Canadian standout Jared Revel (10-2) expects an all-out grappling war when he tangles with four-time Brazilian jiu-jitsu world champion Sergio Moraes (14-6-1) at Taura MMA 10 in Rio De Janeiro on October 23.
While many Brazilian fighters, like Moraes, started BJJ from a very early age and were basically born in a gi, Revel wasn’t.
He had to learn it the hard way.
“When I came into MMA, jiu-jitsu was my strong background, for sure,” Revel told MMA-Prospects. “When I started martial arts, I went to kickboxing and things of that nature because I enjoyed it more. That’s what I started with and then I went to an MMA class and some little guy arm-barred me, and I said, ‘What the… I can’t let something like that ever happen again,’ so I got hooked on jiu-jitsu from then on.”
He trains at Revolution Martial Arts & Fitness as well as at WKX (World Kickboxing XTRM) with the Jauncey brothers.
It’s because of that background and the years of training that make Revel comfortable going to the ground, should it go there.
“I’m definitely confident in my skills,” Revel said. “MMA changes the game. I’ve learned that many times. A punch changes the game in jiu-jitsu/grappling, regardless of what somebody says or not. With me being a jiu-jitsu guy, I know that. You might be comfortable on your back in a jiu-jitsu/grappling match, but it’s not the same when you are getting punched. I’m completely comfortable on the ground and that’s something I’ve focused a lot of my career on and being comfortable in all aspects.”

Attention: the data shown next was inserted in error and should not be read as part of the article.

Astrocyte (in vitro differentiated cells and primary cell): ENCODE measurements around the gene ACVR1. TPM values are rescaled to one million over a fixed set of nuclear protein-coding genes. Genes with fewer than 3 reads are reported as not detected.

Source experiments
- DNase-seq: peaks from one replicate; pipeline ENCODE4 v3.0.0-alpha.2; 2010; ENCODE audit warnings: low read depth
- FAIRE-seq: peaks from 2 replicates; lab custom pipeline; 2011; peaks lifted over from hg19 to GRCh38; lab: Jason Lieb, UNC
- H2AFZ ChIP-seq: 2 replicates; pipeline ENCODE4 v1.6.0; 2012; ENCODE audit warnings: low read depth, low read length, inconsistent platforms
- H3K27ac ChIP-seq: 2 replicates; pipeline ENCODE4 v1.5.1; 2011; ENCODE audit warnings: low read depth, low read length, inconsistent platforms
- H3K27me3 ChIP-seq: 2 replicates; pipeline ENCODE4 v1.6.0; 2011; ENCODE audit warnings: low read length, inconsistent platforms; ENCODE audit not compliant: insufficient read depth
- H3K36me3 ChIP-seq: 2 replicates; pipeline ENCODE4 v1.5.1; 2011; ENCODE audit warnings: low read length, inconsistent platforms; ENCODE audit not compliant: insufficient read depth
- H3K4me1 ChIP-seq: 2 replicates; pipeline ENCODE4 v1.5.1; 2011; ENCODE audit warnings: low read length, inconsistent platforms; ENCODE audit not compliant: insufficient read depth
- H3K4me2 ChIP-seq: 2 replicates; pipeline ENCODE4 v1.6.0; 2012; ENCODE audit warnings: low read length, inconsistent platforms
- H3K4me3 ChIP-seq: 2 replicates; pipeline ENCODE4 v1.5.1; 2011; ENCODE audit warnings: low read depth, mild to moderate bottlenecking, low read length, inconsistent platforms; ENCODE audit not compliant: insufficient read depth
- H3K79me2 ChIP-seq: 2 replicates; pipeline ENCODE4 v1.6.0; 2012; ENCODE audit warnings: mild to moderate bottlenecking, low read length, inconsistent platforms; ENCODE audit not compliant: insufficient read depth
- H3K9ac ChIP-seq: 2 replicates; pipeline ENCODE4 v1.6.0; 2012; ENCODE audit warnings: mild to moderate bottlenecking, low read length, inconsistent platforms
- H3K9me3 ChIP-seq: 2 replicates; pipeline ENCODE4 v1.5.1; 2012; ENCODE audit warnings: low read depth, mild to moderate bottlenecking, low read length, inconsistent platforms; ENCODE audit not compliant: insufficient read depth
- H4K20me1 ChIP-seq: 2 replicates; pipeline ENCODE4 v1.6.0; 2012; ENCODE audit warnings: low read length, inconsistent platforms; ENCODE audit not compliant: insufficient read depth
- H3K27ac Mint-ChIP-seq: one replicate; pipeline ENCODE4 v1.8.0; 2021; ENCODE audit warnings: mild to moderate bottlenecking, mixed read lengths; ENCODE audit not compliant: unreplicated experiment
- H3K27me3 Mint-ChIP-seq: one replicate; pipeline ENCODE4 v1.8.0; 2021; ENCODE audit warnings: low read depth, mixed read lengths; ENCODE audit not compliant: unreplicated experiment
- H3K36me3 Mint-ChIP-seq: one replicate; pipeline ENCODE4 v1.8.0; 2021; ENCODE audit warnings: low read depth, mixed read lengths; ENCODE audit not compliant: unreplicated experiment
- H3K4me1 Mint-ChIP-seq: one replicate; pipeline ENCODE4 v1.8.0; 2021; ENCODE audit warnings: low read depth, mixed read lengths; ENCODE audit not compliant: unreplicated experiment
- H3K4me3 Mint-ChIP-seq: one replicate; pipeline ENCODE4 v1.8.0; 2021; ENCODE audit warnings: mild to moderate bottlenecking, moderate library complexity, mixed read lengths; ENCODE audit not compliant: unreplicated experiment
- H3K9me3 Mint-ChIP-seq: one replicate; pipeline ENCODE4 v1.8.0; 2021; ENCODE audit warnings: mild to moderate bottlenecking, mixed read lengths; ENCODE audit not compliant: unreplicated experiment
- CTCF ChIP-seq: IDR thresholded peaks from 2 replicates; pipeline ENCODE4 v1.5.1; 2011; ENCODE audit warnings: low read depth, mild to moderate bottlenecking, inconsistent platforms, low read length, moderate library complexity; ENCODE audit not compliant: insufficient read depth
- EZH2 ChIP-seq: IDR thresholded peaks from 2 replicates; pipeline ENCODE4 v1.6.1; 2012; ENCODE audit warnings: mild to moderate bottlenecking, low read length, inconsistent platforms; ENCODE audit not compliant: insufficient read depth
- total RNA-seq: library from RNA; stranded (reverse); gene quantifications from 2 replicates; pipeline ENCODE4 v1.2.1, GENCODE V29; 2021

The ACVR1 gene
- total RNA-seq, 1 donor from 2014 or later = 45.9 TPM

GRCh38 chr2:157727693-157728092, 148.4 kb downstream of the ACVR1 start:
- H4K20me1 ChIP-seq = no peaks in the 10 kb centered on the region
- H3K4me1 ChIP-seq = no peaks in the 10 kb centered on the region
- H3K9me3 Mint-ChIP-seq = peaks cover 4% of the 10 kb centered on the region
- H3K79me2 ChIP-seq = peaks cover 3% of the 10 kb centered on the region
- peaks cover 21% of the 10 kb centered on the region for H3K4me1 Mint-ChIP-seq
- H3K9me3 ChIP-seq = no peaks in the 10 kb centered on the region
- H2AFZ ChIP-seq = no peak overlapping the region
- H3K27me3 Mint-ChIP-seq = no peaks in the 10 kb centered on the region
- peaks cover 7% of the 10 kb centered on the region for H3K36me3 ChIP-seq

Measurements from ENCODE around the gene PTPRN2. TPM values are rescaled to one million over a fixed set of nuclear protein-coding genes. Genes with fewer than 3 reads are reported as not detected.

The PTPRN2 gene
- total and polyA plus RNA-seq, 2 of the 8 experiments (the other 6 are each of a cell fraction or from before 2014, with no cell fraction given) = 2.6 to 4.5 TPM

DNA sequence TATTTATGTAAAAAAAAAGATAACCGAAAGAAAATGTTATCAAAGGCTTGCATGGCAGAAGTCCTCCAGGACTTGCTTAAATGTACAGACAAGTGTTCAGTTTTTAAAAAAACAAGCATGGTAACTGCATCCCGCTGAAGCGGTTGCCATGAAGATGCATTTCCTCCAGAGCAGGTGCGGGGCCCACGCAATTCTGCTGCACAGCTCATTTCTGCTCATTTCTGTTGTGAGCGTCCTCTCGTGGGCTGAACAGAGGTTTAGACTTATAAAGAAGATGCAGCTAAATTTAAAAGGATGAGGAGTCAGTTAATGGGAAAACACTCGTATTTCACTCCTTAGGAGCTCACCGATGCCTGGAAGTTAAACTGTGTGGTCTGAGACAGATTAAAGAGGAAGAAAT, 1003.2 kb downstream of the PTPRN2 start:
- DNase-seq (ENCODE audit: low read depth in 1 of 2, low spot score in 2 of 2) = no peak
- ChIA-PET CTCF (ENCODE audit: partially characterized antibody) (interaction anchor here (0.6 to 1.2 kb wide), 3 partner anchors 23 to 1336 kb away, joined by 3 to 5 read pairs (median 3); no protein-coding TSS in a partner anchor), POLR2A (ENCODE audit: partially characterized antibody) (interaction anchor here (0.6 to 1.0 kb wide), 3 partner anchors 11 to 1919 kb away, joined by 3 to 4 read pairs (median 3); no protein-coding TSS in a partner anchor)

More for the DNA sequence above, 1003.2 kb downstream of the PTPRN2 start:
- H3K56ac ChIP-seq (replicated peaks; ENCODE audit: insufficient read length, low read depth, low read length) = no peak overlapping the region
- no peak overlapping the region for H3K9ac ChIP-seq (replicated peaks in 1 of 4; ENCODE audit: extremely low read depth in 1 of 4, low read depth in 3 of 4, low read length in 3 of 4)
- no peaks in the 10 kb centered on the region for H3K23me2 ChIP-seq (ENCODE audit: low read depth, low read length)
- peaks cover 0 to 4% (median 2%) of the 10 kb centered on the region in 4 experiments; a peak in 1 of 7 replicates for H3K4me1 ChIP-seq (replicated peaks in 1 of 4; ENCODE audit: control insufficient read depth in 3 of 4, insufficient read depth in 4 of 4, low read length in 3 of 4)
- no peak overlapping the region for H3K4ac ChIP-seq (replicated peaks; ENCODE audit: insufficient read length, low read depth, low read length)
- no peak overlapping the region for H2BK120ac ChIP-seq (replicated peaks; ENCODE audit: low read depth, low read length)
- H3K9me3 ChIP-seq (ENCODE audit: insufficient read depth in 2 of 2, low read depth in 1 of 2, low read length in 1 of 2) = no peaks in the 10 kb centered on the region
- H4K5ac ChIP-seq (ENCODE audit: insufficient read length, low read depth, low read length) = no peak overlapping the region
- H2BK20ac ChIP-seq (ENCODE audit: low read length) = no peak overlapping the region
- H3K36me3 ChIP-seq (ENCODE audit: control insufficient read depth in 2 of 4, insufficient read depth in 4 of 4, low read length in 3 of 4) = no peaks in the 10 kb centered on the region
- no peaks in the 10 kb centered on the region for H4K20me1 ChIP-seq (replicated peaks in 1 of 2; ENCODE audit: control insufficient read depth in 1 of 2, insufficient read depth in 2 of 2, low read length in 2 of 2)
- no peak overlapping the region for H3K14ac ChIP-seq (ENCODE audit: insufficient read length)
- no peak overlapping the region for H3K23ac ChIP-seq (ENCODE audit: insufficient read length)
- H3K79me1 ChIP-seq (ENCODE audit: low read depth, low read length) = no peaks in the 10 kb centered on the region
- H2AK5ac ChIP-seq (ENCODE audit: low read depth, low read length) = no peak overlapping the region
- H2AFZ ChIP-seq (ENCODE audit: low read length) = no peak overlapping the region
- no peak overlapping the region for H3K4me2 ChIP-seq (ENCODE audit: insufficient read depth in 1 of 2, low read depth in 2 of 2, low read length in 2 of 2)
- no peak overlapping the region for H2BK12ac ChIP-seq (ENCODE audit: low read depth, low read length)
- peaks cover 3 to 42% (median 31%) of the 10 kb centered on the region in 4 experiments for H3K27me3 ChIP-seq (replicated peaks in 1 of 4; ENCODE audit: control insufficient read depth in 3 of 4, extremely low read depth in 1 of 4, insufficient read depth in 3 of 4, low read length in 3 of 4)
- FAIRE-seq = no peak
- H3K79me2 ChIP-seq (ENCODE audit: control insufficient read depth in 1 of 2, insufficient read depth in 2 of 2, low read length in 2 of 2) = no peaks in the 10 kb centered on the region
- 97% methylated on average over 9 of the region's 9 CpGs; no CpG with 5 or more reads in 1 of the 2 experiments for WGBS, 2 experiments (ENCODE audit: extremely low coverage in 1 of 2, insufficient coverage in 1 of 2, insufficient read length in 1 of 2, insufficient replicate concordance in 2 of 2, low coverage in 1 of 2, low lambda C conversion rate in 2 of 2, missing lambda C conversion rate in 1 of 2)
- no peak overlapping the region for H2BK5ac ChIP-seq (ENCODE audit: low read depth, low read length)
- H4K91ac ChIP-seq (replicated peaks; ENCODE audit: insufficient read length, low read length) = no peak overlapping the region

The Canadian hasn’t fought outside of his native Canada before, but is taking fighting in Brazil in stride.
He won’t hear the ominous ‘Uh Vai Morrer’ death chant, however, since there no fans in attendance at Taura MMA.
“When I took the fight, I didn’t really put it into perspective that I’m going into enemy territory,” Revel said. “Whatever. I’m confident regardless. It won’t be the same because there’s not any fans. It’s not going to be the same feeling of that nature. I like to compete, regardless of if I’m getting booed or cheered. I focus in and I don’t hear the boos or the cheers once the walkout music goes, I get in tune and focus.”
The six months since Revel’s last fight he has slowly gotten back to close to a normal training regiment.
At first, he said, he was only able to hit the bag and use weights. Slowly, he incorporated training partners and coaches and was has been able to train all three phases of the game: striking, wrestling and jiu-jitsu.
He’s prepared for what figures to be a huge fight against a relatively big name.
Revel has a chance to take advantage of both this opportunity and any that may come after this.
If he beats Moraes, a 14-fight UFC veteran, a call could come from either Bellator or the UFC.
“Each fight, when I’m on a winning streak, I think is important,” Revel said. “I don’t think it adds pressure. I’m excited to go to the next level, whatever that is. Each fight gives me that opportunity to prove that I’m capable of (getting to Bellator or UFC) that. I’m excited for the opportunity more than anything. I’m always close to my weight, I’m prepared that if something like that came up, I’m ready to go. I’m at that stage of my career that I want something of that nature.”
“I’m ready to go and ready to rock.”